Talking Trees and Unsettling Sensibilities

whole firimages

I came across Lars Ostenfeld’s unsettling adaptation of Han’s Andersen’s The Fir Tree (Danish: Grantræet) on the BBC iPlayer today. The tale was first published with ‘The Snow Queen’ on 21st December 1844. The story is narrated by the tree itself (which appeals to my botanical sensibilities) and like all of Andersen’s tales there is an emphasis on physical pain and suffering. The tree is vain and so impatient to grow up that it cannot live in the moment because it expects a greater glory. When it is pulled up for a Christmas tree its life is subject to the whim of the humans whose admiration it craves. They profess to love it dressing it with candles before depriving it of light and discarding it on a fire. The tree is sentient and like the tale’s creator is afflicted with a trembling sensitivity and a limitless pining (pun intended). Andersen had written tales with unhappy endings before (The Little Mermaid’ and ‘The Steadfast Tin Soldier’, for example) but a new darker note is struck with ‘The Fir Tree’. It suggests not only the mercilessness of fate but the futility of life itself, only the moment is worth embracing. For the first time in his fairy tales, Andersen expresses an existential doubt that his Christian beliefs cannot allay.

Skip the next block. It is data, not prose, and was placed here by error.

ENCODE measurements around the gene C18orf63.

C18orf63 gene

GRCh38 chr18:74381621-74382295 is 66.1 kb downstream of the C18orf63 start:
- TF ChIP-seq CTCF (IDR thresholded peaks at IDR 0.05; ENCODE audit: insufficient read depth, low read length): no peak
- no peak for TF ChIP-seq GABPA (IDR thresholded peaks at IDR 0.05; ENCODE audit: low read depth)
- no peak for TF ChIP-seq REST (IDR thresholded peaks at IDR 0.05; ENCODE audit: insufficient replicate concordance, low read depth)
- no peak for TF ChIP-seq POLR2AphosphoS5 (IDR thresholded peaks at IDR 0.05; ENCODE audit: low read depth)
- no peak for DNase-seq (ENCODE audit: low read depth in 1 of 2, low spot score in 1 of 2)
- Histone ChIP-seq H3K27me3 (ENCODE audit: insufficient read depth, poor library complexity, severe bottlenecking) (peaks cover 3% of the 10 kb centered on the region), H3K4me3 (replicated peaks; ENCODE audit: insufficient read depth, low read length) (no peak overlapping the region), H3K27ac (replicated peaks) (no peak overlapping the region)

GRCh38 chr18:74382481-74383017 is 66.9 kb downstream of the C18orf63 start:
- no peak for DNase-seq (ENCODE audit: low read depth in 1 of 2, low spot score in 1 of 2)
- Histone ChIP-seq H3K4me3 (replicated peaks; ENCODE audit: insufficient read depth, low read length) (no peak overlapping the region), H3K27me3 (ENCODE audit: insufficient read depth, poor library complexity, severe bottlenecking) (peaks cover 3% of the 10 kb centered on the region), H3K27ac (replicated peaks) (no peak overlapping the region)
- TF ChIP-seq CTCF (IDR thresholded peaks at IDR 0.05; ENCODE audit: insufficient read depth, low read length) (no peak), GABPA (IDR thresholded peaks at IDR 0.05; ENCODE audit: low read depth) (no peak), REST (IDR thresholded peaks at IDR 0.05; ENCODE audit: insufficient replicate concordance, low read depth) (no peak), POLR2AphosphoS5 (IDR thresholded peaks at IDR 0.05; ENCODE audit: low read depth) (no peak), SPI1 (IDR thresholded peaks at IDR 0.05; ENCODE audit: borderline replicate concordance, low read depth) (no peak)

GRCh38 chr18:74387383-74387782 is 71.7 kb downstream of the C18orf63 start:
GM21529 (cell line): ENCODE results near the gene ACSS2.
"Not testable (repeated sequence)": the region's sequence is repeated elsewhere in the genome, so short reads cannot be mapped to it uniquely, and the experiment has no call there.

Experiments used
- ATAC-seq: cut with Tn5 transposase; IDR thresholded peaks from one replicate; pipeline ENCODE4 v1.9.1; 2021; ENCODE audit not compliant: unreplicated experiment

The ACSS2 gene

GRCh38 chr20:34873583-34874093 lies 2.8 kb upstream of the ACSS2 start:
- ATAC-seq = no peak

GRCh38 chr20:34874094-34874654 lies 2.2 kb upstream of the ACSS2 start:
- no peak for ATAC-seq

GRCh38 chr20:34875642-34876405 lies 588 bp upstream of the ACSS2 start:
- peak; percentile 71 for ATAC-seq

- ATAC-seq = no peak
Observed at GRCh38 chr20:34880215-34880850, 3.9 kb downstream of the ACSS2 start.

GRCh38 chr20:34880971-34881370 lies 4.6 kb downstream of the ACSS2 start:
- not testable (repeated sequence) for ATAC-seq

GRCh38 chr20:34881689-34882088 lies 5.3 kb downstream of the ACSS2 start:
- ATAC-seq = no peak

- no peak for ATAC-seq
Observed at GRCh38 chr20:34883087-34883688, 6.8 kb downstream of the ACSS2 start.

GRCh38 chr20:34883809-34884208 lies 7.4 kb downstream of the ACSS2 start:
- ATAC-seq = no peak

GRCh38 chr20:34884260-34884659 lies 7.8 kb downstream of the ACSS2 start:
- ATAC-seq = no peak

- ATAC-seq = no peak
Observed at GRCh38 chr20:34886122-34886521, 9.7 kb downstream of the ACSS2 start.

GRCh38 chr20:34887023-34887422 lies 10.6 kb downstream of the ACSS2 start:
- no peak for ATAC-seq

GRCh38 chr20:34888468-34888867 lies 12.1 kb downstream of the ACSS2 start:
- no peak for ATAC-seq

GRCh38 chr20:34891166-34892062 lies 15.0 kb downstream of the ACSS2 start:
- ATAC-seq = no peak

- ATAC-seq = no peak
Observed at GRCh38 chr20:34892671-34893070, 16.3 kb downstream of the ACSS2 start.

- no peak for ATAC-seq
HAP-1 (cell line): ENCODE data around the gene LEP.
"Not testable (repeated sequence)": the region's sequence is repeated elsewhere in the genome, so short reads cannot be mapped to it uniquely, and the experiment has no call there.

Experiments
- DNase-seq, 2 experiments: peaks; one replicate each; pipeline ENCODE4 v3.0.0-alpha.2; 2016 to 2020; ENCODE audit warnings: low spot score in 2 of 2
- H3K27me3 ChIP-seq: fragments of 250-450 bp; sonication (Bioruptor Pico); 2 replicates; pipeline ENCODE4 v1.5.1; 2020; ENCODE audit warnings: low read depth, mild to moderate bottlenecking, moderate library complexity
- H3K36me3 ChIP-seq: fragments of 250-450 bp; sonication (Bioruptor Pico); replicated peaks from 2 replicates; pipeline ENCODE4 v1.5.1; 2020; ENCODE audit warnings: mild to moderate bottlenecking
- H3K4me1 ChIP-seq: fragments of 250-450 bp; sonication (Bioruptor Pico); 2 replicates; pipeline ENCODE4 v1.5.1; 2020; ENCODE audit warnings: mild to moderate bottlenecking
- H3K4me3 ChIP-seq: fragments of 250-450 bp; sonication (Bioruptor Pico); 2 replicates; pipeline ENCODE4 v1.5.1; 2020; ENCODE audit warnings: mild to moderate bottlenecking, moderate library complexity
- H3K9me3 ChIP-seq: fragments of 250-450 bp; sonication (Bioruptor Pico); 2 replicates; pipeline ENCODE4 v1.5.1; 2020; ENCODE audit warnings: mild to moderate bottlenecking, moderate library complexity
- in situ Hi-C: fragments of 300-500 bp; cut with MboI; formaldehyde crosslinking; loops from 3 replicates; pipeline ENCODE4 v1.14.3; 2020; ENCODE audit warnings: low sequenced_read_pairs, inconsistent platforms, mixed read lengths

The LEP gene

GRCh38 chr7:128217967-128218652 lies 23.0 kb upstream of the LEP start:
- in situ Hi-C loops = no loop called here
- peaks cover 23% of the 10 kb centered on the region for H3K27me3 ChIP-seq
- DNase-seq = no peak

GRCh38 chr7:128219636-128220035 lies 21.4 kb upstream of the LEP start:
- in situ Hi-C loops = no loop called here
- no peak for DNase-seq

If you like a winter’s tale (and a sad tale is best for winter) you will enjoy the beauty of this. The forest is deeply lush and the Danish speaking tree is extremely uncanny. Thankfully I had already returned my little Christmas tree to the garden when I watched this (as I could see its needles starting to drop). The story does make you question the beauty of something that is dying from the moment it is brought into the house. Andersen’s Nordic sensibilities are very eco gothic here and the tale is wonderfully dark of course. The tree is both tragic and narcissistic. Still time to be unsettled by its narration on the iplayer.

About Lucy Northenra

Senior Lecturer in Literature, University of Hertfordshire
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